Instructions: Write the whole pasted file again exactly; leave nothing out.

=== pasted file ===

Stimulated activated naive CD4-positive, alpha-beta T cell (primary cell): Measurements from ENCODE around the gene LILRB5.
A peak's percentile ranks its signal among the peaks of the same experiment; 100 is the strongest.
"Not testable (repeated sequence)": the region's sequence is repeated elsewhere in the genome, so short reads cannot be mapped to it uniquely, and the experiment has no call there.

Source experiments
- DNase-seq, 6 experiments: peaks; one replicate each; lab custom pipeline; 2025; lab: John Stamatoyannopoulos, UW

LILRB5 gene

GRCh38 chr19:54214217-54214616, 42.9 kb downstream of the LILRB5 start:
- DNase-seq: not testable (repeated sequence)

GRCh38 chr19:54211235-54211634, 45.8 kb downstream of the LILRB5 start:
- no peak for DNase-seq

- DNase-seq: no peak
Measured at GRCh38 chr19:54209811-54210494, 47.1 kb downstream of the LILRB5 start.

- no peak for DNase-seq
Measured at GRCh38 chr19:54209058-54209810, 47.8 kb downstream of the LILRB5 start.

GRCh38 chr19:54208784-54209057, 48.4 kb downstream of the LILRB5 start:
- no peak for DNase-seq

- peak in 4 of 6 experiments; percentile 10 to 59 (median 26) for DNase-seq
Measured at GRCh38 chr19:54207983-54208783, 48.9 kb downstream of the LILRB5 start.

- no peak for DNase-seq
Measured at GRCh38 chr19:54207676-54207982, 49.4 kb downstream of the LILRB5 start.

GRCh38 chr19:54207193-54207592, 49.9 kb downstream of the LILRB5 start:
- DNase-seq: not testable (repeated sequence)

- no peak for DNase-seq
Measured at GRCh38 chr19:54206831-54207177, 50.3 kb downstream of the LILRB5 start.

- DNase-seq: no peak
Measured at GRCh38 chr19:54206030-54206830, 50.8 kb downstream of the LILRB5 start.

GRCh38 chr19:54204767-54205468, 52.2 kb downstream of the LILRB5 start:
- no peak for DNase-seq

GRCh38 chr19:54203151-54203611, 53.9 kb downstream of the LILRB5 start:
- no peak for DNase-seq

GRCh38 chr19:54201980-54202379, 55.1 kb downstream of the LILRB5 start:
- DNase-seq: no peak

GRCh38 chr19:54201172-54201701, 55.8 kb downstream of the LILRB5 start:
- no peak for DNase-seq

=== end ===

Stimulated activated naive CD4-positive, alpha-beta T cell (primary cell): Measurements from ENCODE around the gene LILRB5.
A peak's percentile ranks its signal among the peaks of the same experiment; 100 is the strongest.
"Not testable (repeated sequence)": the region's sequence is repeated elsewhere in the genome, so short reads cannot be mapped to it uniquely, and the experiment has no call there.

Source experiments
- DNase-seq, 6 experiments: peaks; one replicate each; lab custom pipeline; 2025; lab: John Stamatoyannopoulos, UW

LILRB5 gene

GRCh38 chr19:54214217-54214616, 42.9 kb downstream of the LILRB5 start:
- DNase-seq: not testable (repeated sequence)

GRCh38 chr19:54211235-54211634, 45.8 kb downstream of the LILRB5 start:
- no peak for DNase-seq

- DNase-seq: no peak
Measured at GRCh38 chr19:54209811-54210494, 47.1 kb downstream of the LILRB5 start.

- no peak for DNase-seq
Measured at GRCh38 chr19:54209058-54209810, 47.8 kb downstream of the LILRB5 start.

GRCh38 chr19:54208784-54209057, 48.4 kb downstream of the LILRB5 start:
- no peak for DNase-seq

- peak in 4 of 6 experiments; percentile 10 to 59 (median 26) for DNase-seq
Measured at GRCh38 chr19:54207983-54208783, 48.9 kb downstream of the LILRB5 start.

- no peak for DNase-seq
Measured at GRCh38 chr19:54207676-54207982, 49.4 kb downstream of the LILRB5 start.

GRCh38 chr19:54207193-54207592, 49.9 kb downstream of the LILRB5 start:
- DNase-seq: not testable (repeated sequence)

- no peak for DNase-seq
Measured at GRCh38 chr19:54206831-54207177, 50.3 kb downstream of the LILRB5 start.

- DNase-seq: no peak
Measured at GRCh38 chr19:54206030-54206830, 50.8 kb downstream of the LILRB5 start.

GRCh38 chr19:54204767-54205468, 52.2 kb downstream of the LILRB5 start:
- no peak for DNase-seq

GRCh38 chr19:54203151-54203611, 53.9 kb downstream of the LILRB5 start:
- no peak for DNase-seq

GRCh38 chr19:54201980-54202379, 55.1 kb downstream of the LILRB5 start:
- DNase-seq: no peak

GRCh38 chr19:54201172-54201701, 55.8 kb downstream of the LILRB5 start:
- no peak for DNase-seq